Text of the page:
Hands down, this is the best version of this game. Games of Avalon are easy to learn, quick to play, and a ton of fun. This is the sweet spot of social deduction games as you can play several games where you get to play different roles. Avalon plays up to ten which is a lot of people to get around a table. If you’re able to though, the higher player counts is where the game shines. Avalon prompts discussions on who to trust and “suspicious” behavior right from the start. The tension only rises as teams win/lose each quest. Games of Avalon usually end with excitement and accusations flying even though they may no longer matter. If a game comes down to the evil team trying to find Merlin, suddenly no one is making eye contact. Those last few moments before a final decision is made is truly unique. The core of any social deduction game are the interactions between the players and Avalon facilitates those discussions without getting in its own way. This game is a classic for a reason and is still a ton of fun to play today.

This version also has all of that extra content I mentioned earlier. There’s just too much to cover individually as there’s just a ton of roles and modules to explore within. If you’re worried about the game getting stale, Avalon Big Box Edition has far more content than other similar games. The extra roles help tailor the game to each group as you can make Avalon easier/harder for each team. If your friends are terrible at lying you can make the game easier for the Mordred minions and vice versa if your friends are all great liars. I’m personally a fan of the Trapper Module and the Lady of the Lake variant. This box has some of the most value in it compared to similar games.

An example eight player game


The other side of all that extra content is that not all of it might be for your group. As I’ve explored Avalon I’ve found the modules/variants that my group likes, but I have also found modules we actively dislike. The Lancelot module that introduces a role where your team can change just never clicked for us. I’ve found that adding/subtracting modules from game to game leads to more confusion than it was worth. Halfway through games, people would have to stop and ask what roles were in this game. This version does have a player  We were able to find the best version of the game for us, but it did mean that there was content left on the cutting room floor.

Because Avalon is from 2012, it does suffer a bit from being an older design. One of the problems with the game is that it’s easy for the game to just leave people out. Specifically, our group developed a strategy where if a team was succeeding quests, we wouldn’t change the members unless a fail card showed up. It’s hard to argue against something that’s working for the loyal servants no matter which team you’re on. This meant it was possible to just be left out of some games. Did this happen every time? No, but it is a design flaw that other games later iterated on. Secret Hitler and Feed the Kraken use similar designs, but address this issue by better balancing player participation.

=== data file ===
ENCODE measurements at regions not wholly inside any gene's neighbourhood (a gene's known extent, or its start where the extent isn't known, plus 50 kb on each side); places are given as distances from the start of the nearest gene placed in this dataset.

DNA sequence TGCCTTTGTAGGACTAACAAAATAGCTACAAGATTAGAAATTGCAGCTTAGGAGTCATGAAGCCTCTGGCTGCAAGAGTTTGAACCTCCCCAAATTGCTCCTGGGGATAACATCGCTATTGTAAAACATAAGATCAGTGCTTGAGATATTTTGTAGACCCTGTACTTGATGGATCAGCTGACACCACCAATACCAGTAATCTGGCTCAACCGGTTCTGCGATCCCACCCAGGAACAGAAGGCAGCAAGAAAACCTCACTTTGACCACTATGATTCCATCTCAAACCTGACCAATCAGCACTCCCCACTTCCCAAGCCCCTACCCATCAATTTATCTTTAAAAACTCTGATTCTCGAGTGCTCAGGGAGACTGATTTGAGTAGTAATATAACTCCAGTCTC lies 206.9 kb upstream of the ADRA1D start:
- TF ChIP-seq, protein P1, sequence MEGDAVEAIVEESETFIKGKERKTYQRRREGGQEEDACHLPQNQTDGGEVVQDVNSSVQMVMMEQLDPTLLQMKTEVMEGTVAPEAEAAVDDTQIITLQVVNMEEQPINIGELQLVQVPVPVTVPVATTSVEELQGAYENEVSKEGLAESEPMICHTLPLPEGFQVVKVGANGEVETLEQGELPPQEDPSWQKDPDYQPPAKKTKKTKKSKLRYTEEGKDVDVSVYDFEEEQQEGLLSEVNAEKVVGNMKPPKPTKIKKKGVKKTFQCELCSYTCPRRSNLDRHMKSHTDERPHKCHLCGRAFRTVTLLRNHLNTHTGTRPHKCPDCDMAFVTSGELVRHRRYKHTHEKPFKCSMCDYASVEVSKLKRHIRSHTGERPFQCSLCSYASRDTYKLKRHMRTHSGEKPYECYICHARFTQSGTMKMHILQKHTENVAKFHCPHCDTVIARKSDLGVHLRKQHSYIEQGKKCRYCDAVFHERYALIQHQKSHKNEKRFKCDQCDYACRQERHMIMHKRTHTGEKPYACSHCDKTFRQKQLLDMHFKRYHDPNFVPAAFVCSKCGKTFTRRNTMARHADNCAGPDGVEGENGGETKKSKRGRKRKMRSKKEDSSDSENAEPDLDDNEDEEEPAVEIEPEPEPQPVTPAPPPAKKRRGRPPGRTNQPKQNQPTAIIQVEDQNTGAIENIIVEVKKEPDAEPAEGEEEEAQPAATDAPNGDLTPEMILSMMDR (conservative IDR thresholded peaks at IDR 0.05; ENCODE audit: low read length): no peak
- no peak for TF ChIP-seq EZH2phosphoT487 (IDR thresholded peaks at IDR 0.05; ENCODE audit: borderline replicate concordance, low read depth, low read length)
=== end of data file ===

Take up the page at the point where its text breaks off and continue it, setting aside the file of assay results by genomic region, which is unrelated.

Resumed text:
Lastly is something that varies from person to person. Not everyone likes being Merlin. Some players find the role too high pressure while others love having the hidden knowledge. Since Merlin is randomly dealt out, it’s something out of the player’s hands.

Tabletop Editor | [email protected]

Chris began tabletop gaming in college and quickly fell into the addictive world of cardboard. Beginning with D&D and Catan he became an enthusiast of all things gaming; analog or digital. Chris, now a relapsed MtG player, loves connecting with people via gaming through RPGs, board games, and video games. A particular favorite is testing friendships through social deduction games.



Avalon Big Box Edition

Review Guidelines

Avalon Big Box Edition is the premiere version of a classic social deduction game. While the design does feel its age compared to more recent entries, Avalon is a beloved game for a reason. Avalon is one of the best social deduction games ever made and it facilitates the greatest lying you and your friends can conjure. This version of Avalon has a ton of content to explore which allows you to find the perfect version for your group. If you’ve never played Avalon or you’re wanting to get the best version out there, I highly recommend Avalon Big Box Edition.

Chris Wyman

Unless otherwise stated, the product in this article was provided for review purposes.